Very beautiful deep garnet color. The wine has an expressive nose marked by ripe, fresh fruits. Fine, slightly vanilla, notes of wood complete the bouquet after aeration. On the palate it is very elegant, where the coated tannins are tempered by a beautiful acidity. The whole is elegant, long, intense and gives way to a fruity and tasty finish.
Blend: 85% Merlot, 15% Cabernet Sauvignon
In 1979 this property was acquired by Baron Edmond de Rothschild who already owned the neighboring estates: Châteaux Clarke and Malmaison. It marked the beginning of a new era, starting with the complete restructuration of the vineyard and restoration of the buildings.
Previously named Château Peyre-Lebade due to its geographical location – and where the first traces of viticulture date back to the 12th century and the Cistercian monks of the Vertheuil monastry – this estate has been renamed Château Odilon, in honor of the painter Odilon Redon who spent his childhood and most of his active life on the property. Many of his most famous paintings were inspired by the bucolic landscapes of the Médoc, dotted with moors and marshlands.
Château Odilon vineyard covers 55 hectares of limestone and claylimestone soils. It is planted with a majority of merlot, which is quite unique in the Médoc. The vineyard is looked after by the same team as Château Clarke and Malmaison. Cultivation methods remain traditional with grass cover between the rows. Leaf-thinning and green harvesting are carried out throughout the vineyard in order to achieve optimal levels of ripeness and concentration in the grapes. The average age of the vines is 30 years.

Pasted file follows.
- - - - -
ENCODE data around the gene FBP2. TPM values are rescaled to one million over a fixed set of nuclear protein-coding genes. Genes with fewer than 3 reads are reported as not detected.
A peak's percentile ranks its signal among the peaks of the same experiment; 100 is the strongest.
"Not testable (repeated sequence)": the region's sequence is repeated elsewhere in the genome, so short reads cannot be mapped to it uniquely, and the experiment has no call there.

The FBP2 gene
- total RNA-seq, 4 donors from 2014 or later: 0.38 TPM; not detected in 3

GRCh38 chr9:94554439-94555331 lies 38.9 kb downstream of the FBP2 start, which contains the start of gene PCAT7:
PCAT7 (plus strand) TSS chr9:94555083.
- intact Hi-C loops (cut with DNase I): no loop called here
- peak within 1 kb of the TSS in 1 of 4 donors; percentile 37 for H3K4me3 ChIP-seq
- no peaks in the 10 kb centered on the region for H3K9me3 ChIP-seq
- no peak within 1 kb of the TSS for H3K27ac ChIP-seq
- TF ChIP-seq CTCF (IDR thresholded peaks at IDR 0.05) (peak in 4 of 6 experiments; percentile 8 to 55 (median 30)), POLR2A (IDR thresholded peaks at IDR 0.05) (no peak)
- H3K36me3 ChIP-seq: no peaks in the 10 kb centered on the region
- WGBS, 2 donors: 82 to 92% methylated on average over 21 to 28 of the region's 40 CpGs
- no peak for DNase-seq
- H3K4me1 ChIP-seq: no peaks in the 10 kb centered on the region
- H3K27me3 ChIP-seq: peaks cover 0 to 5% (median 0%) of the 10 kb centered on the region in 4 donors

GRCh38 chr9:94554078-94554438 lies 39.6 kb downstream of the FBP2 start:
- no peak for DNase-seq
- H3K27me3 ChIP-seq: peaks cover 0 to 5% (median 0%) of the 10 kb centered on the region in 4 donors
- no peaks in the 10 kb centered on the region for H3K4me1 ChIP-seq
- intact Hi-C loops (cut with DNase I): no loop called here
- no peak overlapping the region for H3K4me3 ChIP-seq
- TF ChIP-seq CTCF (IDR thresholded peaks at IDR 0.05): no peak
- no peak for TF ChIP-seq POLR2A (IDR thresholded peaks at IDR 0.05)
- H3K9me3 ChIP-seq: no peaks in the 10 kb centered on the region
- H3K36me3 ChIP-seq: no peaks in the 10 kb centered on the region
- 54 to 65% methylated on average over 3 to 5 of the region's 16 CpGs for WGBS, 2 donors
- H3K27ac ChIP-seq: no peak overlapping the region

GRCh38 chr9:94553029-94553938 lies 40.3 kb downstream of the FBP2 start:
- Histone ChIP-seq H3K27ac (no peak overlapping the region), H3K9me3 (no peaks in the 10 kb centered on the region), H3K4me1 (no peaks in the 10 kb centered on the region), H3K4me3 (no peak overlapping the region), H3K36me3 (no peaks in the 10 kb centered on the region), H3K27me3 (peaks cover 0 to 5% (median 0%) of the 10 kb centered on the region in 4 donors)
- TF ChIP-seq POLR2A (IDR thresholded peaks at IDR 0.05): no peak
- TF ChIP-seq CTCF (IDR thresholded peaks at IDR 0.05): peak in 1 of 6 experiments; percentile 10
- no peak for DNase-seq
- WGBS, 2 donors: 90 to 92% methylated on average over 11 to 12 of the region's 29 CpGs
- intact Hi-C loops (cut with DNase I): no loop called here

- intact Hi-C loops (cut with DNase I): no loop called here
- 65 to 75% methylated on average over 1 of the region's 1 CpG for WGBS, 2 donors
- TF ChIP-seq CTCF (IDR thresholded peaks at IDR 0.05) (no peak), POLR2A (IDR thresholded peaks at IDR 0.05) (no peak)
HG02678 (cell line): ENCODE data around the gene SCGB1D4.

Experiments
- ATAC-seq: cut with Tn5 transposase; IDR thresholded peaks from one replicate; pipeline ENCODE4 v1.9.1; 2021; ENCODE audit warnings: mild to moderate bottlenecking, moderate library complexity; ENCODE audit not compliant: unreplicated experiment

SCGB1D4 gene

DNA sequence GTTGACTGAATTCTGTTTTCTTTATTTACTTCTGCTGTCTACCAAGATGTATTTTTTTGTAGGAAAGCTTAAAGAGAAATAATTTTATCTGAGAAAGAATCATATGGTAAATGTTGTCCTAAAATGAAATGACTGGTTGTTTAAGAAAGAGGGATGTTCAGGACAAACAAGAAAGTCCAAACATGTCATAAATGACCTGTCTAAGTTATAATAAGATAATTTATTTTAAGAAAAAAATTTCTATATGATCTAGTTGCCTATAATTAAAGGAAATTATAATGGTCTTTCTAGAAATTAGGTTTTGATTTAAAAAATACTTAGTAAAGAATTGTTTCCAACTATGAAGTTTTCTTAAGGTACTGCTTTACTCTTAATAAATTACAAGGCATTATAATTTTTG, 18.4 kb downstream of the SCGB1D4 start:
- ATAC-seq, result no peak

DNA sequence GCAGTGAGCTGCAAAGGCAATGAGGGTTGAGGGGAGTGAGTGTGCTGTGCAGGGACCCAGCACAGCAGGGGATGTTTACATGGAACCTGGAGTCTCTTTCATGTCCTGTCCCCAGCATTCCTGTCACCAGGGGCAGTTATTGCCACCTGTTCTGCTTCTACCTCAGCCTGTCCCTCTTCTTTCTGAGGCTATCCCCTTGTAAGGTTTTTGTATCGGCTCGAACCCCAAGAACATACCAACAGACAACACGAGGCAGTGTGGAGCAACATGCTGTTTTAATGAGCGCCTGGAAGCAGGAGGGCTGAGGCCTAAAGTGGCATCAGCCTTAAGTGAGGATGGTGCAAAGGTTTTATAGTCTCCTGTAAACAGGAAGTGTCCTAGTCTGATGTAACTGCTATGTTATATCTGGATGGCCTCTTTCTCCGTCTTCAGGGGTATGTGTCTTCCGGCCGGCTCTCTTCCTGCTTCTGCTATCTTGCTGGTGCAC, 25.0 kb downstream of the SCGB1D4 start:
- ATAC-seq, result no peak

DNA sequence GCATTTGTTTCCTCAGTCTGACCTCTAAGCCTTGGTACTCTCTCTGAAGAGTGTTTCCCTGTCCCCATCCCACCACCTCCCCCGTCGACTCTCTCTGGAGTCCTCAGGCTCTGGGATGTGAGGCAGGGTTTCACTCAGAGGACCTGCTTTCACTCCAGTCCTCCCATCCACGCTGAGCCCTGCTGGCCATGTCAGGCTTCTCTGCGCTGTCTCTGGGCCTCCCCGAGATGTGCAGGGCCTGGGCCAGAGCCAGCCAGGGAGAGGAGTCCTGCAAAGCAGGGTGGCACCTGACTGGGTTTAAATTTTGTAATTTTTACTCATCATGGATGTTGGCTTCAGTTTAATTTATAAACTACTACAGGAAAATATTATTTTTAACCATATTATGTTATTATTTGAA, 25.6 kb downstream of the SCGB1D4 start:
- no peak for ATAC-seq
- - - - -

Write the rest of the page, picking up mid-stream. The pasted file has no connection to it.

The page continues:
Château Odilon is now part of the estates led by Benjamin de Rothschild, the son of Baron Edmond. Domaines Barons de Rothschild (Lafite) has been taking care of the distribution since 1993. The vineyard is looked after by the same team as Château Clarke and Malmaison. Saskia de Rothschild, Chairwoman, is the daughter of Eric de Rothschild and Fabrice Darmaillacq is the Technical Director.
The Artist submits to the fatal rhythm of the impulses of the universal world, hypnotized by the marvels of nature which he loves. His eyes, like his soul, are in perpetual communion with the most fortuitous of phenomena" Odilon Redon
Previously named Château Peyre-Lebade due to its geographical location, the estate has been renamed Château Odilon, in honour of the painter Odilon Redon who spent his childhood and most of his active life on the property. Many of his most famous paintings were inspired by the bucolic landscapes of the Médoc, dotted with moors and marshlands.
While it claims the same basic landscape as the Medoc—only every so slightly elevated above river level—the Haut Medoc is home to all of the magnificent chateaux of the Left Bank of Bordeaux, creating no lack of beautiful sites to see.
These chateaux, residing over the classed-growth cru in the villages of Margaux, Moulis, Listrac, St-Julien, Pauillac and St. Estephe are within the Haut Medoc appellation. Though within the confines of these villages, any classed-growth chateaux will most certainly claim village or cru status on their wine labels.
Interestingly, some classed-growth cru of the Haut Medoc fall outside of these more famous villages and can certainly be a source of some of the best values in Bordeaux. Deep in color, and concentrated in ripe fruit and tannins, these wines (typically Cabernet Sauvignon-based) often prove the same aging potential of the village classed-growths. Among these, the highest ranked chateaux are Chateau La Lagune and Chateau Cantemerle.
One of the world’s most classic and popular styles of red wine, Bordeaux-inspired blends have spread from their homeland in France to nearly every corner of the New World. Typically based on either Cabernet Sauvignon or Merlot and supported by Cabernet Franc, Malbec and Petit Verdot, the best of these are densely hued, fragrant, full of fruit and boast a structure that begs for cellar time. Somm Secret—Blends from Bordeaux are generally earthier compared to those from the New World, which tend to be fruit-dominant.